Las Vegas Shooter Lost "Significant Amount Of Wealth" And Was Depressed, Sheriff Says
Stephen Paddock had been losing money in recent years and "that may have a determining effect in why he did what he did," the Las Vegas sheriff said.
The gunman who rained down bullets on a Las Vegas music festival, killing 58 people and injuring nearly 500 others had lost significant sums of money, feared it would cost him his status, and suffered bouts of depression, the city's sheriff said.
The hints at Stephen Paddock's mindset are among the leads investigators are continuing to follow one month after gunfire caused the worst mass shooting in modern US history.
But key questions remain unanswered, Las Vegas Sheriff Joseph Lombardo said in an hour-long interview this week with a local CBS reporter, and authorities are hoping to learn more through profiling the gunman's personality, interviewing his girlfriend, and completing an autopsy.
In the interview, Lombardo offered new theories on the shooter's state of mind. FBI profilers are still working on their analysis, but preliminary findings suggested a narcissistic personality and that he had been going through bouts of depression, Lombardo said.
Paddock had found financial success first as an accountant, then through real estate. He was known at many of the Vegas casinos for gambling thousands of dollars, and his brother described him as a wealthy and generous man.
But, Lombardo said, Paddock's fortunes had fallen starting in 2015. He "lost a significant amount of wealth," Lombardo said, which may have contributed to his later actions.
"This individual was status-driven, based on how he liked to be recognized in the casino environment, and how he liked to be recognized by his friends and family," Lombardo said. "Obviously that was starting to decline in a short period of time, and that may have a determining effect in why he did what he did."
Something also seems to have happened in 2016, Lombardo added. A longtime gun enthusiast, Paddock that year began to amass an arsenal.
The sheriff repeated what has become a refrain since the shooting: Some questions may never be answered.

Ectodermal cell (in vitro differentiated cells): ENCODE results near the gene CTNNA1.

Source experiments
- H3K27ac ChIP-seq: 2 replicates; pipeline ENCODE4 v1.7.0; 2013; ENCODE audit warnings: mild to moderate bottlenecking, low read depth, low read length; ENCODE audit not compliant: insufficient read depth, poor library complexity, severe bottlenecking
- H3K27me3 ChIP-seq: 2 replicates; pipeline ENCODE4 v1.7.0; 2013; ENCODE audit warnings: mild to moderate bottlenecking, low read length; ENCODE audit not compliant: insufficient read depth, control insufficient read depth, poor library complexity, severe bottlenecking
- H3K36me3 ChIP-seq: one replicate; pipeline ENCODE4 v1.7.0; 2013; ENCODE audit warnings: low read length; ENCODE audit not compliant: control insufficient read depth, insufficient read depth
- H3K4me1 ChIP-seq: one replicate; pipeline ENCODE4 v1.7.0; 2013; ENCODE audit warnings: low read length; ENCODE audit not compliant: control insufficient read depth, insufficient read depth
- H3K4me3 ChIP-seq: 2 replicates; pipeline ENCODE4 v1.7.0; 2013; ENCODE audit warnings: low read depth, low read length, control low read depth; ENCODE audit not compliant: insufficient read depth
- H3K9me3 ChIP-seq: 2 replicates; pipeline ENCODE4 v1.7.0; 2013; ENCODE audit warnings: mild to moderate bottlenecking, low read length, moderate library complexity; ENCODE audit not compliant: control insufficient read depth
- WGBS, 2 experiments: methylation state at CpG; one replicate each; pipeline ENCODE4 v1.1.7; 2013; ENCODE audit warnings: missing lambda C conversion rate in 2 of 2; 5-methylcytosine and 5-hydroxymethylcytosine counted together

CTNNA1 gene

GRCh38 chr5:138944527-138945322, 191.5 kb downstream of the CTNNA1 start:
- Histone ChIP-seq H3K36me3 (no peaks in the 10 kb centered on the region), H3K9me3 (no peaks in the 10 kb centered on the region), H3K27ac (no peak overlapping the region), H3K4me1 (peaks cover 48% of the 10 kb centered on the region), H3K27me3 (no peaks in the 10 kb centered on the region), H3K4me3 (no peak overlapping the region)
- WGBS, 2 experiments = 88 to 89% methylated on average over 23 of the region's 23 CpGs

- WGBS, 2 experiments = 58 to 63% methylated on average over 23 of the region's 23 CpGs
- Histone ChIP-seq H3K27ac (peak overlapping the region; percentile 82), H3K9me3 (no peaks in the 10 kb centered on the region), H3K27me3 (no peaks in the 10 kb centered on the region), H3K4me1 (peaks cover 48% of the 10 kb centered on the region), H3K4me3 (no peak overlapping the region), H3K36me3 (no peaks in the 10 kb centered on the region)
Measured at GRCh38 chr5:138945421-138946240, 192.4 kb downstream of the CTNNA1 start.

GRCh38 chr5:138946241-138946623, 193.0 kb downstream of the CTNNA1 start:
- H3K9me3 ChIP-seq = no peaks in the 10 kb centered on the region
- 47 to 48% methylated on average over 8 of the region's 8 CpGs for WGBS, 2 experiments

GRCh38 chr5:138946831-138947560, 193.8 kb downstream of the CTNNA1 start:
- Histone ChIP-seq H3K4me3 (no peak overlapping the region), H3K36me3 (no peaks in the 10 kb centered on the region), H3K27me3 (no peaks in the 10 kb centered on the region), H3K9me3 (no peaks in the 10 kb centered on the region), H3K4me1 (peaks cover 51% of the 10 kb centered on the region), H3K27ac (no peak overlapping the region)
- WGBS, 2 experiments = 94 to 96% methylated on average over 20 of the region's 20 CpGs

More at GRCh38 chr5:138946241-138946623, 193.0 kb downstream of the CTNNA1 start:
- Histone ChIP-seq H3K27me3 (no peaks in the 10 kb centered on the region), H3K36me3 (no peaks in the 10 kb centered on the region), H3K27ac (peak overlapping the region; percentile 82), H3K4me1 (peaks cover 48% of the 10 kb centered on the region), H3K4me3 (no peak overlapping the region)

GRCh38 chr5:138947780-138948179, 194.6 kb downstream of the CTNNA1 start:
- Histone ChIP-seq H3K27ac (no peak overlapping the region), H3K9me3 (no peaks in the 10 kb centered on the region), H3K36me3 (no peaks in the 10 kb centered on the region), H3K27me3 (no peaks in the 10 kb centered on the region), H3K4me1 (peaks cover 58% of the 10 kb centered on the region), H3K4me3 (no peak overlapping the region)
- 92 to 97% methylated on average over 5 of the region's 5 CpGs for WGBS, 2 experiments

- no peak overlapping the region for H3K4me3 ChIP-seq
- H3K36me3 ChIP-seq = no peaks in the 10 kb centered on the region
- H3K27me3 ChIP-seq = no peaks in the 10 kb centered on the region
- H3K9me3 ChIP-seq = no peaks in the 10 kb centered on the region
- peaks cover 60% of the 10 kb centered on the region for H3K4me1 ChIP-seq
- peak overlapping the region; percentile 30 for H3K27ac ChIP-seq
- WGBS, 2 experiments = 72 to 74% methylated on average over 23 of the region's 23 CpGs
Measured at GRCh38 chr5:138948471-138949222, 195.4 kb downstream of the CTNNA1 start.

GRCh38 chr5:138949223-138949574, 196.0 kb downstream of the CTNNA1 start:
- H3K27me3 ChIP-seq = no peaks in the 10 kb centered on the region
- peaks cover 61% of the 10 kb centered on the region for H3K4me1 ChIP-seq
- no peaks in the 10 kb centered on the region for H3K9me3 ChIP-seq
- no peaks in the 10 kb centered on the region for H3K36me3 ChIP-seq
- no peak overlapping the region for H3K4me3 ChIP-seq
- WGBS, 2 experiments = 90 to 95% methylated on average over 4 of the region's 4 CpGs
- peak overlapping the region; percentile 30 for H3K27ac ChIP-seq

"We haven’t had that one salient point, that trigger point to identify what made him snap," he said.
The gunman's girlfriend, Marilou Danley, continues to be interviewed by investigators for any details that may provide answers. Paddock was actively concealing his plans, Lombardo said, but the sheriff added he personally finds it hard to believe that she was entirely unaware of his weapons purchases and intent.
“You would think Ms. Danley would have some information associated with that,” Lombardo said. “Currently, we haven’t been able to pull it out of her, if she has it in her.”
A medical examiner is also assessing Paddock's brain to see if there are any physical signs of a mental defect.
"I actually hope we find something in the pathology of his brain to help us understand this," the sheriff said.
In spite of conspiracy theories, Lombardo said investigators continue to believe Paddock acted alone. Surveillance cameras do not show him in the company of any other person, the sheriff said. All of the night's gunfire — minus an accidental discharge by a sheriff's deputy — came from Paddock's guns. And there are no signs he was connected with any radical group or ideology, Lombardo said.
"He did make a statement, and I don’t know who it was to, that he was happy with [President] Trump because the stock market was doing well," Lombardo said. "But that’s the only thing we know that referenced politics."
The shooting wouldn't have required any special knowledge or skills with weapons, Lombardo added, though it does seem that Paddock spent time planning his actions.
"The fact that you have a psychotic individual, a crazed individual in possession of a high-capacity firearm shooting into a crowd," he said, "it's fairly simple."